SCOTTISH researchers have been given £1.8 million to investigate whether pesticides give bees brain disorders
The experts in neuroscience at Dundee University are to research the possibility that chemicals could be harming the bees by affecting the learning capacity and performance of their brains.
There are fears that pesticides are affecting the ability of bees to navigate, communicate and forage for food – hastening their decline in numbers.
Scientists believe the results of the study could also have implications for human health.
It was revealed only last month by the British Beekeepers Association that 17.3 per cent of honey bee colonies across the UK were lost over the winter.
The study is one of nine projects to share in a £10 million funding package announced yesterday as part of National Insect Week.
Pesticides are screened to make sure they are non-lethal to bees before they are passed for use.
However, Dr Chris Connolly of Dundee University's centre for neuroscience said the research team would be examining whether a non-lethal combination of chemicals used in agriculture may be causing unexpected damage to the insects.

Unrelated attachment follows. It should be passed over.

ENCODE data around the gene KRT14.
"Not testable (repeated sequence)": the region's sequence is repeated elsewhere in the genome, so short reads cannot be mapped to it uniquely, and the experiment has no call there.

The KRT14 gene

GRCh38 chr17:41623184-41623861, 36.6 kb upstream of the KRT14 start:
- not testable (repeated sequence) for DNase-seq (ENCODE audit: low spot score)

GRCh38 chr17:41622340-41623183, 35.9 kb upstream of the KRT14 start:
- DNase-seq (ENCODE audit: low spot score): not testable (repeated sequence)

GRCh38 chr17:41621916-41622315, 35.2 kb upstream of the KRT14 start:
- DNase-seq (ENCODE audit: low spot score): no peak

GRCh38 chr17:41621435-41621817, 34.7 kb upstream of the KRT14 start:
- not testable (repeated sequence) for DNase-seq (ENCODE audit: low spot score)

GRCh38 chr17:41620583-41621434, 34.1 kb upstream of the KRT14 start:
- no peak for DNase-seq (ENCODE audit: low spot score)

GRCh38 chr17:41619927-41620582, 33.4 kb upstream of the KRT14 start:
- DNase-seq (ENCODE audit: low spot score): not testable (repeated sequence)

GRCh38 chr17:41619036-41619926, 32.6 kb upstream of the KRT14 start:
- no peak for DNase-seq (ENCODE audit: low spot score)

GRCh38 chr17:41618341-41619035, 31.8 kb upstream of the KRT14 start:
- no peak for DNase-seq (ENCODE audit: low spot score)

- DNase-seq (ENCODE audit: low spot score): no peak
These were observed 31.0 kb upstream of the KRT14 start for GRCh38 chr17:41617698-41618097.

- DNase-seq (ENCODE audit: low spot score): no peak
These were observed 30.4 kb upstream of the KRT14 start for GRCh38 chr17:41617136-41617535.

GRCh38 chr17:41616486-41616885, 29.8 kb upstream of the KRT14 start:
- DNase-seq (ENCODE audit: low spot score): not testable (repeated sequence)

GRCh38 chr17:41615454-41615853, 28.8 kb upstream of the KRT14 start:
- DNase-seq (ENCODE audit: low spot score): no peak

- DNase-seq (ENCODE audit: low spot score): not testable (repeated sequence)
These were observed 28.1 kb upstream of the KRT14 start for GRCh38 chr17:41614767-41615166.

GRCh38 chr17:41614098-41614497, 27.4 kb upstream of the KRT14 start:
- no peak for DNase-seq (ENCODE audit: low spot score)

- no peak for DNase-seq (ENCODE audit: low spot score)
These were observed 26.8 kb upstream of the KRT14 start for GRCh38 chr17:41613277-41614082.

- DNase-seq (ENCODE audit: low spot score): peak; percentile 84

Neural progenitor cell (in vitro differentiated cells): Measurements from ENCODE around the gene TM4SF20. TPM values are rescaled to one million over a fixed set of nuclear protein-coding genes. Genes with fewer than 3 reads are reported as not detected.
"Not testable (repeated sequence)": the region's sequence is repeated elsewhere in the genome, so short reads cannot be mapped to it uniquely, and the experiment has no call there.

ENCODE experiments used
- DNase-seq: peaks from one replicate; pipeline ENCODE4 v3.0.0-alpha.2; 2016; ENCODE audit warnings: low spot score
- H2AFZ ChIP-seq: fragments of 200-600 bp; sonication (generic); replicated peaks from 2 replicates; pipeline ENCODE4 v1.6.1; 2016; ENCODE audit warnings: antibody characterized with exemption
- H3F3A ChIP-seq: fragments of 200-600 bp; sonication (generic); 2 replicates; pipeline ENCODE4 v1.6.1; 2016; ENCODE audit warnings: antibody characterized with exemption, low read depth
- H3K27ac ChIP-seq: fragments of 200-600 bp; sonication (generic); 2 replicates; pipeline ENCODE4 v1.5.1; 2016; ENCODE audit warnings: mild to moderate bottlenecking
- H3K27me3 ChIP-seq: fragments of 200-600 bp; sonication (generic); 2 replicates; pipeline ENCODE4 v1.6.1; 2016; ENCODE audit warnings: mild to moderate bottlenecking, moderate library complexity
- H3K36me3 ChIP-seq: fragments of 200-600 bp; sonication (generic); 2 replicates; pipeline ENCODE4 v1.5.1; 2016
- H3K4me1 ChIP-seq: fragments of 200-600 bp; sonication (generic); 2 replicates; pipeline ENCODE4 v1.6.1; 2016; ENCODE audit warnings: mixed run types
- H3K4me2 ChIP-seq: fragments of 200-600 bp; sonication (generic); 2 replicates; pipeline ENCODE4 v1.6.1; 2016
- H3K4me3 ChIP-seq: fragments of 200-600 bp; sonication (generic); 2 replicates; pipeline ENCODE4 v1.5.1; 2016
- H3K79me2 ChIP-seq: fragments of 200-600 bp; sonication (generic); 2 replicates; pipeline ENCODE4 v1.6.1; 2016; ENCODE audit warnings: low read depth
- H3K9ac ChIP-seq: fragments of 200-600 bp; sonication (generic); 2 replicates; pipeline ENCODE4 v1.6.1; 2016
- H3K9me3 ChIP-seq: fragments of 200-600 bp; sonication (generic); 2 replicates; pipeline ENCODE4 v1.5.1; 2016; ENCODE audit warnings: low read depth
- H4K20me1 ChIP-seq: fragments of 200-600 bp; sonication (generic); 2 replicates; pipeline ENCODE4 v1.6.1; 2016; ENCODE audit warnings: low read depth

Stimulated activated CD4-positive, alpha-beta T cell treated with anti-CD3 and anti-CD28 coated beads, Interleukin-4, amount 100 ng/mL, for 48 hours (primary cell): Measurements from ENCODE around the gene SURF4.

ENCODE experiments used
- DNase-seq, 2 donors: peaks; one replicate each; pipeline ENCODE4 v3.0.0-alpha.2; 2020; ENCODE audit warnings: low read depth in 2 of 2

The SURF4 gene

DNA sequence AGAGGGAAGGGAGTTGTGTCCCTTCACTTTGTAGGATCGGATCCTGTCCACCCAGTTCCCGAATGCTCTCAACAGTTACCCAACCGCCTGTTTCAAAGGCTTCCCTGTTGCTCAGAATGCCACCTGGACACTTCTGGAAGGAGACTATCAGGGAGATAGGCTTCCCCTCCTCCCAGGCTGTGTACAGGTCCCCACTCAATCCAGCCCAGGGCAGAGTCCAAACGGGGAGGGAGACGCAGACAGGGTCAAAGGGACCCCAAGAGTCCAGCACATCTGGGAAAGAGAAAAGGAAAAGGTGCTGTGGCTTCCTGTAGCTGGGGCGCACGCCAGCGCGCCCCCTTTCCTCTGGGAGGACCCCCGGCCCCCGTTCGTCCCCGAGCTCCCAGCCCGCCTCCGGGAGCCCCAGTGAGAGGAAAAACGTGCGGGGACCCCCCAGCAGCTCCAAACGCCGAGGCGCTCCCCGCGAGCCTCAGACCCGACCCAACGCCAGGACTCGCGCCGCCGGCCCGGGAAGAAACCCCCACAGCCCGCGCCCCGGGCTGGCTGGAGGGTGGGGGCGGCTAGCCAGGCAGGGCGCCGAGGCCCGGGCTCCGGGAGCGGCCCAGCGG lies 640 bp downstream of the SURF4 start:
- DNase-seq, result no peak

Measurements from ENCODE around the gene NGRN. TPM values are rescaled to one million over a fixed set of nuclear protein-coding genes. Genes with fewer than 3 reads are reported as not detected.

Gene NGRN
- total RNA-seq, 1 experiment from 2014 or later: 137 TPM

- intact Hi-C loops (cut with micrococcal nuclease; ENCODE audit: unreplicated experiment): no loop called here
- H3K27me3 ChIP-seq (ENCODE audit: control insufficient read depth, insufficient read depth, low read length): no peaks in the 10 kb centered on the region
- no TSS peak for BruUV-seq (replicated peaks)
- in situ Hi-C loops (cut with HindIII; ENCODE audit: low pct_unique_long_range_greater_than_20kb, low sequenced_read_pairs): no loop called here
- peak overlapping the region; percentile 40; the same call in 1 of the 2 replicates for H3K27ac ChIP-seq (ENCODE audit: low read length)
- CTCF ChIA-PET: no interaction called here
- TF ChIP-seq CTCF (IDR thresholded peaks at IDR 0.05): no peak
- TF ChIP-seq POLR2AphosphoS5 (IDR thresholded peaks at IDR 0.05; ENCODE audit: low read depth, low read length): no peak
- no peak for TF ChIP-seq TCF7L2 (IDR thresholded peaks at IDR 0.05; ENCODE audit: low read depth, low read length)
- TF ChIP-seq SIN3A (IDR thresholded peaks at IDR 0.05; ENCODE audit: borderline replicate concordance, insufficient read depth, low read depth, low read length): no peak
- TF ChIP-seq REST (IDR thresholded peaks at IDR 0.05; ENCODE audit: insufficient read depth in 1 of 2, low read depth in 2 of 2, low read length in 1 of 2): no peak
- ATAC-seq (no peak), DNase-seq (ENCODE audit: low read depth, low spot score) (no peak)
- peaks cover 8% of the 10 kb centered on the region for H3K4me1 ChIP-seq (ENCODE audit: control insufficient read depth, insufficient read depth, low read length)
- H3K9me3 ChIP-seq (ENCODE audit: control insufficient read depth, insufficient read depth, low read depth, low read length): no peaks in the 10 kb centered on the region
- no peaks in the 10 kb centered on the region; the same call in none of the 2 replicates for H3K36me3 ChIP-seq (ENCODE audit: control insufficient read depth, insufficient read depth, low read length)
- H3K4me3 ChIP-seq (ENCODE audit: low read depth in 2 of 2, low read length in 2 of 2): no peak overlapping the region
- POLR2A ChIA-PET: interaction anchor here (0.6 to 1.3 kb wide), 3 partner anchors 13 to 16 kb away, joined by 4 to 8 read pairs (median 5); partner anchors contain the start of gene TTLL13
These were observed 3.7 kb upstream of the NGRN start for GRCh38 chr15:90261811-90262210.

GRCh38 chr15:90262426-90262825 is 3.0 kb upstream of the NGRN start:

He said: "Many insecticides work by interfering with information flow in the brains of insects – either increasing or decreasing their brain activity.
"We will be looking at whether chronic exposure to chemicals used to control mites, combined with levels of agricultural pesticides that are not themselves lethal, may act together to magnify their affects on bee brain function."
The study will include fitting tiny radio frequency ID tags on bees, which will record when they come in and out of the nest, while the insects will also be weighed to see how successful they are at bringing back food.
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